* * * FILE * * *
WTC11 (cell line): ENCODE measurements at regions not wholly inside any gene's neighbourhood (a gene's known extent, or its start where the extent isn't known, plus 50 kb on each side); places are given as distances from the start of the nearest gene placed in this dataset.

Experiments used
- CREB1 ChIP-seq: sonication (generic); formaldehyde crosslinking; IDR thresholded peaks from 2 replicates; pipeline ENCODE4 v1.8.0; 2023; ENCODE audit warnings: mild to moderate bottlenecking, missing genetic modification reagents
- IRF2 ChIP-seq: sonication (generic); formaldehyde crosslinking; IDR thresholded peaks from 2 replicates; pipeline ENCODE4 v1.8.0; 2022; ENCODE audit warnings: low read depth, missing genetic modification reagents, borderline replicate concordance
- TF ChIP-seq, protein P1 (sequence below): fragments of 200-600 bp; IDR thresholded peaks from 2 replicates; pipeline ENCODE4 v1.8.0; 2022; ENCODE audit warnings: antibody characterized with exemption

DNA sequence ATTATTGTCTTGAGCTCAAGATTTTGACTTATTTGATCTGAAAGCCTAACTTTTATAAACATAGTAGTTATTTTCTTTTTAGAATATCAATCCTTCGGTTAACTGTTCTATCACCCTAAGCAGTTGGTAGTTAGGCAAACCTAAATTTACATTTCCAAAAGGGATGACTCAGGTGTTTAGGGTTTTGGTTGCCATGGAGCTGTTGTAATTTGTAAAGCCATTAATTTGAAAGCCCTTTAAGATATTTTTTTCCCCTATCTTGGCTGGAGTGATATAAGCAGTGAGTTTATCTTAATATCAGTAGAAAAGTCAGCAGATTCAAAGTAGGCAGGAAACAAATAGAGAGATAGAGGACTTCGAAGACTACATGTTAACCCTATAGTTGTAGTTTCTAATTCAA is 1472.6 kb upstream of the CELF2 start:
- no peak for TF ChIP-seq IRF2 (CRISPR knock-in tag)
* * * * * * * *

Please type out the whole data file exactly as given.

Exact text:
WTC11 (cell line): ENCODE measurements at regions not wholly inside any gene's neighbourhood (a gene's known extent, or its start where the extent isn't known, plus 50 kb on each side); places are given as distances from the start of the nearest gene placed in this dataset.

Experiments used
- CREB1 ChIP-seq: sonication (generic); formaldehyde crosslinking; IDR thresholded peaks from 2 replicates; pipeline ENCODE4 v1.8.0; 2023; ENCODE audit warnings: mild to moderate bottlenecking, missing genetic modification reagents
- IRF2 ChIP-seq: sonication (generic); formaldehyde crosslinking; IDR thresholded peaks from 2 replicates; pipeline ENCODE4 v1.8.0; 2022; ENCODE audit warnings: low read depth, missing genetic modification reagents, borderline replicate concordance
- TF ChIP-seq, protein P1 (sequence below): fragments of 200-600 bp; IDR thresholded peaks from 2 replicates; pipeline ENCODE4 v1.8.0; 2022; ENCODE audit warnings: antibody characterized with exemption

DNA sequence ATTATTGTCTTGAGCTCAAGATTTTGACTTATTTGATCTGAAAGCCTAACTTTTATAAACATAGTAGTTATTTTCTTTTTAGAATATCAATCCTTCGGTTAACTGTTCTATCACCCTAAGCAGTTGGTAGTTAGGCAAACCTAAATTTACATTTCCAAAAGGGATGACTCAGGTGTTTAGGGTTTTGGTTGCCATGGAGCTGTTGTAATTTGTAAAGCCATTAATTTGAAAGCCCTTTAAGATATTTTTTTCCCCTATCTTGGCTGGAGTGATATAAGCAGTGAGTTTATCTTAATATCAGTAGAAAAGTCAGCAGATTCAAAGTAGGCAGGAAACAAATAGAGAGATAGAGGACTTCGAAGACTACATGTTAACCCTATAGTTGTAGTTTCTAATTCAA is 1472.6 kb upstream of the CELF2 start:
- no peak for TF ChIP-seq IRF2 (CRISPR knock-in tag)